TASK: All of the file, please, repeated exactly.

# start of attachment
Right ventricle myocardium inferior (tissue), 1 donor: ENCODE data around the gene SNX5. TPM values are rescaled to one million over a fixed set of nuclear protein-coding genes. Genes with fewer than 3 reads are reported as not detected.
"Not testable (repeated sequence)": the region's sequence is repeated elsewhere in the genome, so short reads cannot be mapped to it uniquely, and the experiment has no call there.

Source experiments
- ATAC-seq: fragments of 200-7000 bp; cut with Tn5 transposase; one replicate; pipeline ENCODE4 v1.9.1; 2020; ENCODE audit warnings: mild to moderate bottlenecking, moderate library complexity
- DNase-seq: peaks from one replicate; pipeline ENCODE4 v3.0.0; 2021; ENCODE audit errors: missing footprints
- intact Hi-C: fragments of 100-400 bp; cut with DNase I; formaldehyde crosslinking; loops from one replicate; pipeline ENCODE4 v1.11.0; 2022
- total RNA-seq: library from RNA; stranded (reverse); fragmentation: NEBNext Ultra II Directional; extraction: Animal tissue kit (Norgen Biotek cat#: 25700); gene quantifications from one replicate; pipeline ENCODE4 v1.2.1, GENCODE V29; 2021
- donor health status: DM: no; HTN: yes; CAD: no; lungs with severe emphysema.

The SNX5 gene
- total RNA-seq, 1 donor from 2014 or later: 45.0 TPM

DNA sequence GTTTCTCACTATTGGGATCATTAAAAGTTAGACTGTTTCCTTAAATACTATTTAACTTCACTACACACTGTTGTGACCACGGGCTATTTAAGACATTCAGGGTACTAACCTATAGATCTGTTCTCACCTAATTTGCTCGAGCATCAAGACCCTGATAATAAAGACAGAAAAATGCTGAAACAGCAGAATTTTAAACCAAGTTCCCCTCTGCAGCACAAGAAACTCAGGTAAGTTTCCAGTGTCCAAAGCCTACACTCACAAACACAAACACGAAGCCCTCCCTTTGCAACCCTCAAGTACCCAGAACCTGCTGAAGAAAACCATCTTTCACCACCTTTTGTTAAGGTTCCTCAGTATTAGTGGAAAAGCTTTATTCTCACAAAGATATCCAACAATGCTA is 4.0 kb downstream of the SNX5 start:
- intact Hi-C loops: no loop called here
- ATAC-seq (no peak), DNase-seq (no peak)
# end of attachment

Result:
Right ventricle myocardium inferior (tissue), 1 donor: ENCODE data around the gene SNX5. TPM values are rescaled to one million over a fixed set of nuclear protein-coding genes. Genes with fewer than 3 reads are reported as not detected.
"Not testable (repeated sequence)": the region's sequence is repeated elsewhere in the genome, so short reads cannot be mapped to it uniquely, and the experiment has no call there.

Source experiments
- ATAC-seq: fragments of 200-7000 bp; cut with Tn5 transposase; one replicate; pipeline ENCODE4 v1.9.1; 2020; ENCODE audit warnings: mild to moderate bottlenecking, moderate library complexity
- DNase-seq: peaks from one replicate; pipeline ENCODE4 v3.0.0; 2021; ENCODE audit errors: missing footprints
- intact Hi-C: fragments of 100-400 bp; cut with DNase I; formaldehyde crosslinking; loops from one replicate; pipeline ENCODE4 v1.11.0; 2022
- total RNA-seq: library from RNA; stranded (reverse); fragmentation: NEBNext Ultra II Directional; extraction: Animal tissue kit (Norgen Biotek cat#: 25700); gene quantifications from one replicate; pipeline ENCODE4 v1.2.1, GENCODE V29; 2021
- donor health status: DM: no; HTN: yes; CAD: no; lungs with severe emphysema.

The SNX5 gene
- total RNA-seq, 1 donor from 2014 or later: 45.0 TPM

DNA sequence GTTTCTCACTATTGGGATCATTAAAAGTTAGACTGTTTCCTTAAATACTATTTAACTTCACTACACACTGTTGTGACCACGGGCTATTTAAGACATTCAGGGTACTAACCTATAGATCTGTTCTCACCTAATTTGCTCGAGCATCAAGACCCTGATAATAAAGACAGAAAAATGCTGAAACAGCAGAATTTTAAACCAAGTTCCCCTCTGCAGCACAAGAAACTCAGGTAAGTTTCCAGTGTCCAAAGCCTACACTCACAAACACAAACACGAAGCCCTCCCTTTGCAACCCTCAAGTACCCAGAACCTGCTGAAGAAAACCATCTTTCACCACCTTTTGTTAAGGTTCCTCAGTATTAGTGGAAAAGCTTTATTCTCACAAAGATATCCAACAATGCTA is 4.0 kb downstream of the SNX5 start:
- intact Hi-C loops: no loop called here
- ATAC-seq (no peak), DNase-seq (no peak)